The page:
They went on a while in silence. The sun now stood resplendent above the mountain chain; only the tip of Mount Vesuvius towered beyond the group of clouds that had gathered about its base; and on the Sorrento plains the houses were gleaming white from the dark green of their orange gardens.
“Have you heard no more of that painter, Laurella?” asked the curato—“that Neapolitan, who wished so much to marry you?” She shook her head. “He came to make a picture of you. Why would you not let him?”
“What did he want it for? There are handsomer girls than I. Who knows what he would have done with it? He might have bewitched me with it, or hurt my soul, or even killed me, mother says.”
“Never believe such sinful things!” said the little curato very earnestly. “Are not you ever in God’s keeping, without whose will not one hair of your head can fall? and is one poor mortal with an image in his hand to prevail against the Lord? Besides, you might have seen that he was fond of you; else why should he want to marry you?”
She said nothing.
“And wherefore did you refuse him? He was an honest man, they say, and comely; and he would have kept you and your mother far belter than you ever can yourself, for all your spinning and silk winding.”
“We are so poor!” she said passionately; “and mother has been ill so long, we should have become a burden to him. And then I never should have done for a signora. When his friends came to see him, he would only have been ashamed of me.”
“How can you say so? I tell you the man was good and kind; he would even have been willing to settle in Sorrento. It will not be so easy to find another, sent straight from heaven to be the saving of you, as this man, indeed, appeared to be.”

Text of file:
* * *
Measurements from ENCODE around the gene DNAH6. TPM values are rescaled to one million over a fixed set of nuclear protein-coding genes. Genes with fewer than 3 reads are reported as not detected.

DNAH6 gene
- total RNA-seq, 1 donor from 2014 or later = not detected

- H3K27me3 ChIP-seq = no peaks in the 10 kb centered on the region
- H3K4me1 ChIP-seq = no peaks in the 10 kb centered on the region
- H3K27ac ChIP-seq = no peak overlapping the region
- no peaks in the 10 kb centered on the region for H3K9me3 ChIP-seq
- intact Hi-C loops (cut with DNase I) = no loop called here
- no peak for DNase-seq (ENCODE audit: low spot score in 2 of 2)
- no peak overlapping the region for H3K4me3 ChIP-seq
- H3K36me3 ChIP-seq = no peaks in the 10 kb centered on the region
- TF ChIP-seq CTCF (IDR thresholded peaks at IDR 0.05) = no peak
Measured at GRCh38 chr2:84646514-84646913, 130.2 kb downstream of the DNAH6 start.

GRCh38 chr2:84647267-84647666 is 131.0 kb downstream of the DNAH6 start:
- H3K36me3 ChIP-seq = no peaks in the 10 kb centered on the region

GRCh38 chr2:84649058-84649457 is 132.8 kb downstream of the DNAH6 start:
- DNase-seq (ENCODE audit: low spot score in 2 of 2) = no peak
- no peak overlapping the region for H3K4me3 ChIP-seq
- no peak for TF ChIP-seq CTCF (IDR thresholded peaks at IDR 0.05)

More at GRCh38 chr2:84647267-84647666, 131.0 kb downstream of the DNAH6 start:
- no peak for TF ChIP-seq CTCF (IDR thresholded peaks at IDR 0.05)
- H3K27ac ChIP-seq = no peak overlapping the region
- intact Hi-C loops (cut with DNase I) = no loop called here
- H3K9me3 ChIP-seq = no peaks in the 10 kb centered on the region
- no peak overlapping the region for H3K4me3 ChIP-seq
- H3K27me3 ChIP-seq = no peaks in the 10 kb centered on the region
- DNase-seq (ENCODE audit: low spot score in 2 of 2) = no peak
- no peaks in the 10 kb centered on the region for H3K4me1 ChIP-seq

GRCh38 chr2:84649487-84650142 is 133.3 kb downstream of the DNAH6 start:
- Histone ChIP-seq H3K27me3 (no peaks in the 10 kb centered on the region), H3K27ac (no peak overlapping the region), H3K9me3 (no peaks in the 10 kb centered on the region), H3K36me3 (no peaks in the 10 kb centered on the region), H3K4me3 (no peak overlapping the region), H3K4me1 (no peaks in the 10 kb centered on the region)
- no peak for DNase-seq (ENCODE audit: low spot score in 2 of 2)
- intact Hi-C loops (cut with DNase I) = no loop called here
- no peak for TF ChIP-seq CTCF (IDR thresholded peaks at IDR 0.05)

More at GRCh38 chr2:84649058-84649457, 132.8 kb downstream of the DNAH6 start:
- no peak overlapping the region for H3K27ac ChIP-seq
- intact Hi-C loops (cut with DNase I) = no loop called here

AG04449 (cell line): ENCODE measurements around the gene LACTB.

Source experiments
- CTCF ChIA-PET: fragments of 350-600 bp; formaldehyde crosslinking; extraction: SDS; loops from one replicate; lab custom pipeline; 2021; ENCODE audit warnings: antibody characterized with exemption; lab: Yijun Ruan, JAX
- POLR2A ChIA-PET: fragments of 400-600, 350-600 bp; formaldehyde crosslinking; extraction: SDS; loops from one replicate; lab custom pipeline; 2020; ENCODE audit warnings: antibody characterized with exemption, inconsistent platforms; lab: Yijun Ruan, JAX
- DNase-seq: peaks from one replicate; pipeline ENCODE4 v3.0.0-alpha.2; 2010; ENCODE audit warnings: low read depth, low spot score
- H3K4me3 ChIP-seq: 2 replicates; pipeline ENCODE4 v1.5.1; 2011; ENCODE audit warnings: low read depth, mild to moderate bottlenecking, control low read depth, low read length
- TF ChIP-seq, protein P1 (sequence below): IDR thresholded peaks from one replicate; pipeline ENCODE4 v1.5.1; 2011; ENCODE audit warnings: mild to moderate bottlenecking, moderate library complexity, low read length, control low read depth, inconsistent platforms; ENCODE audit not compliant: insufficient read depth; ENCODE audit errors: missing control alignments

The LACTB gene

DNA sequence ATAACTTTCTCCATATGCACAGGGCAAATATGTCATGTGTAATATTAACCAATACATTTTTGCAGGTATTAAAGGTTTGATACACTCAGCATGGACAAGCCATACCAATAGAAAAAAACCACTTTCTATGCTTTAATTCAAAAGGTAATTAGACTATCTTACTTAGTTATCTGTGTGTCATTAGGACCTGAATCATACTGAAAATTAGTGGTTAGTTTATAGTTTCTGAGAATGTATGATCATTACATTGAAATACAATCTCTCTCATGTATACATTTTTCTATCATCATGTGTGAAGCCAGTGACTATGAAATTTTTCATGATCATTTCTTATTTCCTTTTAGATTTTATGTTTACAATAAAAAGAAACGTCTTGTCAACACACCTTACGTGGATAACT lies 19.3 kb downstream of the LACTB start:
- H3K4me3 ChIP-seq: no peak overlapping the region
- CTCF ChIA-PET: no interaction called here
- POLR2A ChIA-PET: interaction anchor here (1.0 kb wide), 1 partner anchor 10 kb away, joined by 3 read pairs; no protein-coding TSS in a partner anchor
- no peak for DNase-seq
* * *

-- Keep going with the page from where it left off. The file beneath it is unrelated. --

“I want no husband—I never shall,” she said, very stubbornly, half to herself.
“Is this a vow? or do you mean to be a nun?”
She shook her head.
“The people are not so wrong who call you willful, although the name they give you is not kind. Have you ever considered that you stand alone in the world, and that your perverseness must make your sick mother’s illness worse to bear, her life more bitter? And what sound reason can you have to give for rejecting an honest hand, stretched out to help you and your mother? Answer me, Laurella.”
“I have a reason,” she said reluctantly, and speaking low; “but it is one I cannot give.”
“Not give! not give to me? not to your confessor, whom you surely know to be your friend—or is he not?”
“Then, child, unburden your heart. If your reason be a good one, I shall be the very first to uphold you in it. Only you are young, and know so little of the world. A time may come when you will find cause to regret a chance of happiness thrown away for some foolish fancy now.”
Shyly she threw a furtive glance over to the other end of the boat, where the young boatman sat, rowing fast. His woollen cap was pulled deep down over his eyes; he was gazing far across the water, with averted head, sunk, as it appeared, in his own meditations.
The priest observed her look, and bent his ear down closer.
“You did not know my father?” she whispered, while a dark look gathered in her eyes.
“Your father, child! Why, your father died when you were ten years old. What can your father (Heaven rest his soul in paradise!) have to do with this present perversity of yours?”
“You did not know him, padre; you did not know that mother’s illness was caused by him alone.”